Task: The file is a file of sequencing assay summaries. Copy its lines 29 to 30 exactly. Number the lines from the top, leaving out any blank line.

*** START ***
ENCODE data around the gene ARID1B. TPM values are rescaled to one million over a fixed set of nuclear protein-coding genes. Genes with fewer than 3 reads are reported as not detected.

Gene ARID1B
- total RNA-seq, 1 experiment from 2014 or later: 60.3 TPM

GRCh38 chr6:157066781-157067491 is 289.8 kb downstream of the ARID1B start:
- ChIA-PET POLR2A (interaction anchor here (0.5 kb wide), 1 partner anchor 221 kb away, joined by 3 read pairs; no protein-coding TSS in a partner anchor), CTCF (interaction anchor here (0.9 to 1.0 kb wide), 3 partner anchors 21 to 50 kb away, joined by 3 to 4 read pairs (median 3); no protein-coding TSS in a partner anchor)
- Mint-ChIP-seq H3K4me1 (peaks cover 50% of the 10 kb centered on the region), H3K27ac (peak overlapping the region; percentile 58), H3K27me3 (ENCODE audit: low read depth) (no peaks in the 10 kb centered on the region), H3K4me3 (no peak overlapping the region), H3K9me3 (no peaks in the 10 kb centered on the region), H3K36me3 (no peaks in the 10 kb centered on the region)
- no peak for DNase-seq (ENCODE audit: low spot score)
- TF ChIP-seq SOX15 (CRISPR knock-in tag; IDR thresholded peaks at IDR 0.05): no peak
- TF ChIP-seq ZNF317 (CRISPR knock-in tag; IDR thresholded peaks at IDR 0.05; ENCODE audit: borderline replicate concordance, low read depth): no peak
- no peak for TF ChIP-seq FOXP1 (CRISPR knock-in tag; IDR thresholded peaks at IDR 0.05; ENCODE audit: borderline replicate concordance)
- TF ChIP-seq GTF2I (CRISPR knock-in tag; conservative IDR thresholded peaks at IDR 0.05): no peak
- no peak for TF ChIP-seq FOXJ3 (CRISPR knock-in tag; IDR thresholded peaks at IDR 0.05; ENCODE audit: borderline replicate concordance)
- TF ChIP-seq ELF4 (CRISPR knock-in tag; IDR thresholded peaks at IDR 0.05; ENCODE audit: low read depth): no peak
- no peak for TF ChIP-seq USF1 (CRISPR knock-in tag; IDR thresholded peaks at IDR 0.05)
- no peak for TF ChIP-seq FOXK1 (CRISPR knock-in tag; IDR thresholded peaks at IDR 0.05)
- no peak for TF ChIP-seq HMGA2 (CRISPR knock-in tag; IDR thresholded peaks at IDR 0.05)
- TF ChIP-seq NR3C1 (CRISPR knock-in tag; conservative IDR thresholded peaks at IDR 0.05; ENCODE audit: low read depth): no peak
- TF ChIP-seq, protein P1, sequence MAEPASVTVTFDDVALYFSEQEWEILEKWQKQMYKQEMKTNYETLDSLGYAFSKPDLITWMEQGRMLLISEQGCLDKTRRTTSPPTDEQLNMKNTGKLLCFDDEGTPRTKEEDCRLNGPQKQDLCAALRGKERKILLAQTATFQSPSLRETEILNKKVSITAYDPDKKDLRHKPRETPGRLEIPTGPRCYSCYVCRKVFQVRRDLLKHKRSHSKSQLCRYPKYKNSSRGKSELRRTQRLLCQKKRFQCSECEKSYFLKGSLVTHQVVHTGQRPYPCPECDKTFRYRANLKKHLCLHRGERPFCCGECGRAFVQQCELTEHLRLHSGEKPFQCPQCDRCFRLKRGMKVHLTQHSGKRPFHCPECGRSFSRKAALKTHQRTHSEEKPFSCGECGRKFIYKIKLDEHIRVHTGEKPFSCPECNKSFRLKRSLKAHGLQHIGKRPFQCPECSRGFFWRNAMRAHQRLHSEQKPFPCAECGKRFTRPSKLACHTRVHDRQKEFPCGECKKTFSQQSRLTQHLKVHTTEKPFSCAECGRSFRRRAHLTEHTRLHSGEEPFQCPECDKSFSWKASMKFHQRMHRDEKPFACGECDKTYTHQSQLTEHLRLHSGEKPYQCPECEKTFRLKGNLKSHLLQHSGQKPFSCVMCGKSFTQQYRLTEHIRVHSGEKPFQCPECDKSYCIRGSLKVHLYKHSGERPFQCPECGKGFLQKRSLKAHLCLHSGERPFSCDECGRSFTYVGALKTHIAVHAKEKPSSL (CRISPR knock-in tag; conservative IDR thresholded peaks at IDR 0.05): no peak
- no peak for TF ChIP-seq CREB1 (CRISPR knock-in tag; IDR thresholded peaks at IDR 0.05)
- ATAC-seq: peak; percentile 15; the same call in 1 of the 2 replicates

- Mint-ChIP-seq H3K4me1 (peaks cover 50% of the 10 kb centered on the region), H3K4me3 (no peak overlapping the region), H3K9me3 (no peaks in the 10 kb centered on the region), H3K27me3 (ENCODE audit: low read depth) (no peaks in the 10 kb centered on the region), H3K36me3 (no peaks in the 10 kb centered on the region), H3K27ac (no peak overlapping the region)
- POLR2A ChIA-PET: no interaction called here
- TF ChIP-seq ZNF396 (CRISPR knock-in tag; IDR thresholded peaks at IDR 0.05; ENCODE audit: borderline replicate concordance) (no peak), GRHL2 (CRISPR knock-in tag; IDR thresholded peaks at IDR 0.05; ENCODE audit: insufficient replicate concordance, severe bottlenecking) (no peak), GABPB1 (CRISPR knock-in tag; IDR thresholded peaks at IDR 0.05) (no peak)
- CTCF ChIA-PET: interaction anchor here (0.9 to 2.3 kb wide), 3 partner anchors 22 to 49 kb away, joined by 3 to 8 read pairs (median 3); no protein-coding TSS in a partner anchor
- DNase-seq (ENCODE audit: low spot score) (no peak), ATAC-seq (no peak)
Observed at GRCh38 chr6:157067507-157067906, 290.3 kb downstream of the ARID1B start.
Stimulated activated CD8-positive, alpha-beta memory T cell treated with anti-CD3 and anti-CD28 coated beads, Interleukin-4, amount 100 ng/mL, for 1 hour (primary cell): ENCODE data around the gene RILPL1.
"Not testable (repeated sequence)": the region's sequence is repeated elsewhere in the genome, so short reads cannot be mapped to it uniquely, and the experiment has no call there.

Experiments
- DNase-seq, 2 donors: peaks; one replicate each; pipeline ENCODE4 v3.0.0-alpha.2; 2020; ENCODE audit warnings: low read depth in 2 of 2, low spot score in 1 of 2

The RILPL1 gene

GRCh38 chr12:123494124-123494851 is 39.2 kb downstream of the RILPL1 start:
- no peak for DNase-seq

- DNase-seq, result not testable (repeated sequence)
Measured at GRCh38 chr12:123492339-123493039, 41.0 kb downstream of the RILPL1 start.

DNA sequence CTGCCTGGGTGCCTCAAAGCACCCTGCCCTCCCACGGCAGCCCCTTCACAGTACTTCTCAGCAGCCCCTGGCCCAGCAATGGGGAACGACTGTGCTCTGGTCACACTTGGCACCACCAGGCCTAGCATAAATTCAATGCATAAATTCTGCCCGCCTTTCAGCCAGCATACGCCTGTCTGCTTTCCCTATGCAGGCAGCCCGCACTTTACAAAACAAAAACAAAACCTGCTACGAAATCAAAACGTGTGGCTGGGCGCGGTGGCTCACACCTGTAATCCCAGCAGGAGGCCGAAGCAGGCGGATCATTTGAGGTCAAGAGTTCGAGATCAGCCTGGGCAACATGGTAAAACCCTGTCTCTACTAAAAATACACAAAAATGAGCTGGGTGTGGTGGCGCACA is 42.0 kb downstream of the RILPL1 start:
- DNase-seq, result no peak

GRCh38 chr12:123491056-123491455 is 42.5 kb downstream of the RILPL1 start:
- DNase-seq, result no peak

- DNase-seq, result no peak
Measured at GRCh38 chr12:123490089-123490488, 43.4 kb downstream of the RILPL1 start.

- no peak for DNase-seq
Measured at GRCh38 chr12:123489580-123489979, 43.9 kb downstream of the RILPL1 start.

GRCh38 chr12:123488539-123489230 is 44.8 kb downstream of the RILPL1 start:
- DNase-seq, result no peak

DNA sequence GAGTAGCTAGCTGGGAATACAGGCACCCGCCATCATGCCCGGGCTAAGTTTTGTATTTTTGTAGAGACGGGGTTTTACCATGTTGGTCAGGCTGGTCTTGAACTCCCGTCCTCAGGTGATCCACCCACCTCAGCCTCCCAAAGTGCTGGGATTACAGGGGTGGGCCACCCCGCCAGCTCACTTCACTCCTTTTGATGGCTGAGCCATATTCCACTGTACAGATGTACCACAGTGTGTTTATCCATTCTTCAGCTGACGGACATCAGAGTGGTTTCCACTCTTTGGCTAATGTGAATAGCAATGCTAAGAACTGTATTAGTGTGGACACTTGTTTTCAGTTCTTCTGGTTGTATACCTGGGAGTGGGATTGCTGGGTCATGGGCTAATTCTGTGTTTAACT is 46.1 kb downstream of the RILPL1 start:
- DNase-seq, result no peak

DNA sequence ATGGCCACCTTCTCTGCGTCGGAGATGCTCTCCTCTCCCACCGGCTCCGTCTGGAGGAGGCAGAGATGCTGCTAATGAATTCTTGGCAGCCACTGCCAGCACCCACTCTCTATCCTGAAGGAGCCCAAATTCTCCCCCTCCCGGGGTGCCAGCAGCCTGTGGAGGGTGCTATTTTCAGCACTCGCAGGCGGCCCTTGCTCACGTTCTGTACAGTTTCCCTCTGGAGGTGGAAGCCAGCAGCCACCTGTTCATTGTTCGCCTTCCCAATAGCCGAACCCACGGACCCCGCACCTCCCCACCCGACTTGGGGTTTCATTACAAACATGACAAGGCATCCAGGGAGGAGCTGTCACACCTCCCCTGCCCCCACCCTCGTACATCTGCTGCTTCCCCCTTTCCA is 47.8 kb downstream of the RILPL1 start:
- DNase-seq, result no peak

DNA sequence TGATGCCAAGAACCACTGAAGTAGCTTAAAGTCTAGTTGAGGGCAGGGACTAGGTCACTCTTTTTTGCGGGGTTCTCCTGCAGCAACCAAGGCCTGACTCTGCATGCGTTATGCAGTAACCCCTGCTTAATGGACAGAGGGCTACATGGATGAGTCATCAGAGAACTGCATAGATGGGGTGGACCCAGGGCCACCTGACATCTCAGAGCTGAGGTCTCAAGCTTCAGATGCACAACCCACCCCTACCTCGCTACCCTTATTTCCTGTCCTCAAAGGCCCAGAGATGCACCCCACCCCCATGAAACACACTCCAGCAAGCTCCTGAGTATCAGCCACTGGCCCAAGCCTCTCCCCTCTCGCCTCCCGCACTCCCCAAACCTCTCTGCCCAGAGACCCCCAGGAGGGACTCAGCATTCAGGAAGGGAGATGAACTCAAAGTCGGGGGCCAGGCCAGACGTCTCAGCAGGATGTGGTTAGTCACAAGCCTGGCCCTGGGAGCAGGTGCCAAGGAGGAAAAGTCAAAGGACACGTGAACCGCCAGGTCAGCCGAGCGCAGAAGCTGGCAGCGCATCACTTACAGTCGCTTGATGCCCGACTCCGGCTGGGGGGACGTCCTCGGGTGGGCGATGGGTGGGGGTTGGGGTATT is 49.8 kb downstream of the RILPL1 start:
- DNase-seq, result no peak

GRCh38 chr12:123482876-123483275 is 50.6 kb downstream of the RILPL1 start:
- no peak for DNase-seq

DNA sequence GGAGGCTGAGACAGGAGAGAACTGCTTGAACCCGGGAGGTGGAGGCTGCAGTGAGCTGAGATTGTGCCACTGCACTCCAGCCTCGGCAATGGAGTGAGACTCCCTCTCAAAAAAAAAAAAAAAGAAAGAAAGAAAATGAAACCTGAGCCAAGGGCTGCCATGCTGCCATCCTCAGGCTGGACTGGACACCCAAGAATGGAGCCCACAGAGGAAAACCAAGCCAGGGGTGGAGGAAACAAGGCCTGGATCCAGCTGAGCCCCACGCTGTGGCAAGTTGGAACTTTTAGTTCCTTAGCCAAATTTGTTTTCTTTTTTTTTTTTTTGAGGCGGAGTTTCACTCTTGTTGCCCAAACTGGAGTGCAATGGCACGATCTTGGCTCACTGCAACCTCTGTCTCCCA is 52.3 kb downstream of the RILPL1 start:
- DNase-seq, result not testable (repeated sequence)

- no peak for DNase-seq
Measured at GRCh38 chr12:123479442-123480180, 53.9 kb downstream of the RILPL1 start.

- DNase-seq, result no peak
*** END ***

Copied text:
Experiments
- DNase-seq, 2 donors: peaks; one replicate each; pipeline ENCODE4 v3.0.0-alpha.2; 2020; ENCODE audit warnings: low read depth in 2 of 2, low spot score in 1 of 2